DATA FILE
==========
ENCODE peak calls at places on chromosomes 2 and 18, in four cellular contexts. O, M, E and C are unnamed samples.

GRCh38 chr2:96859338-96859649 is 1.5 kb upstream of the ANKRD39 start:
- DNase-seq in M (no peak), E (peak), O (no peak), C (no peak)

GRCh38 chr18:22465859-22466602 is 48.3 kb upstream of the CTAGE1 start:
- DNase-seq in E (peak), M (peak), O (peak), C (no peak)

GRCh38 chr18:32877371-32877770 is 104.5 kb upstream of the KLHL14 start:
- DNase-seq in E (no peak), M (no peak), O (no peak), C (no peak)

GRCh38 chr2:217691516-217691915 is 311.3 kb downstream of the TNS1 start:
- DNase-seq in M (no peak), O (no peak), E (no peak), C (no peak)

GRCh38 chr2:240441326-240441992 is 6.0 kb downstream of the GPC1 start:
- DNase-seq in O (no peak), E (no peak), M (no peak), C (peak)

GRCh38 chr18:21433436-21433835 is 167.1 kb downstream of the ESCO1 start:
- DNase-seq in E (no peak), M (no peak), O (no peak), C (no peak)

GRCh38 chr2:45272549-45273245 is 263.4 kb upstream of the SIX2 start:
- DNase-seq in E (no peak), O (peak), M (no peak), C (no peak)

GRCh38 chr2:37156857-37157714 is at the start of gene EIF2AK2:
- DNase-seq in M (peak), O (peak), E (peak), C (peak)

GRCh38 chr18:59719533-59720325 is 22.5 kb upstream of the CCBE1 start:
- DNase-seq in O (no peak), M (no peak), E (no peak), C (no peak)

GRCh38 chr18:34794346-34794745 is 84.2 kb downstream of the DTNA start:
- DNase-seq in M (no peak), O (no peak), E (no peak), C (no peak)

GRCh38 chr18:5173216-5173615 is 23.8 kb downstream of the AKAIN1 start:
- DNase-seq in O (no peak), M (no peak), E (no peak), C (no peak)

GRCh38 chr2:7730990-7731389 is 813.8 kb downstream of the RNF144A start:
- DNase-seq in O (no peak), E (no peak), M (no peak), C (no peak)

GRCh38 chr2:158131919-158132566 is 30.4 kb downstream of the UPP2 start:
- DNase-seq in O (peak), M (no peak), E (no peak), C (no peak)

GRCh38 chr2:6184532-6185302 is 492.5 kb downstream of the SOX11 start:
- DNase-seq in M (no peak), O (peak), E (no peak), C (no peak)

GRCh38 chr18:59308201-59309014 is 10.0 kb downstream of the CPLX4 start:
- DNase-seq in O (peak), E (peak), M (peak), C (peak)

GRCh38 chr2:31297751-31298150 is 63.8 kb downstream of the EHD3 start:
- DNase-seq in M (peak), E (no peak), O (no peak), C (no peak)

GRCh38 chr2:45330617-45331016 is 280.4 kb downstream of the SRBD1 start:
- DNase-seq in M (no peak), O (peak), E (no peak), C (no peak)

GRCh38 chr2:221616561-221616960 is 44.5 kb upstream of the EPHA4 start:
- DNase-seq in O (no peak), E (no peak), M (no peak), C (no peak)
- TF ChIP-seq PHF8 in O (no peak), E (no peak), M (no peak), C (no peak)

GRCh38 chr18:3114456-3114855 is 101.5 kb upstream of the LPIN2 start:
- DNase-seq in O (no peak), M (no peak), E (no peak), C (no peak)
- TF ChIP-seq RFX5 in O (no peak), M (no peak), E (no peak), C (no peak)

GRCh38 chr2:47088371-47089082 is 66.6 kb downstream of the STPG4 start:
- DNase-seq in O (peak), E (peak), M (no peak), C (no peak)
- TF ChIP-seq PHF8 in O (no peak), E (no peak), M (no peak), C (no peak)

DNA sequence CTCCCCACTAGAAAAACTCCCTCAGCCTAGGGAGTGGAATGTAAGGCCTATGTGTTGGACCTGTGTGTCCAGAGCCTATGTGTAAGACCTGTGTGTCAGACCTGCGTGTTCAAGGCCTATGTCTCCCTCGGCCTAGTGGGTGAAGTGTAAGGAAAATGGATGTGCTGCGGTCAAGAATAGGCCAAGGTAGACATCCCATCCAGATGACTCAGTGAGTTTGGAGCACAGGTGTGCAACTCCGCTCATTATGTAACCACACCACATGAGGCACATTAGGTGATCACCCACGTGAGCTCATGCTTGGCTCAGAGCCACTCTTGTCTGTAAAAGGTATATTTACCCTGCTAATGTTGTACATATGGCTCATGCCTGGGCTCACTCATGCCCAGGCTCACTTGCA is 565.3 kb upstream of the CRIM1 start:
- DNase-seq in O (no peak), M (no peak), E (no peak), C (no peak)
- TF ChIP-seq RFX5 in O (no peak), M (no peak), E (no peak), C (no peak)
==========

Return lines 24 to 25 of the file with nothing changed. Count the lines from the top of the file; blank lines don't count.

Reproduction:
GRCh38 chr2:7730990-7731389 is 813.8 kb downstream of the RNF144A start:
- DNase-seq in O (no peak), E (no peak), M (no peak), C (no peak)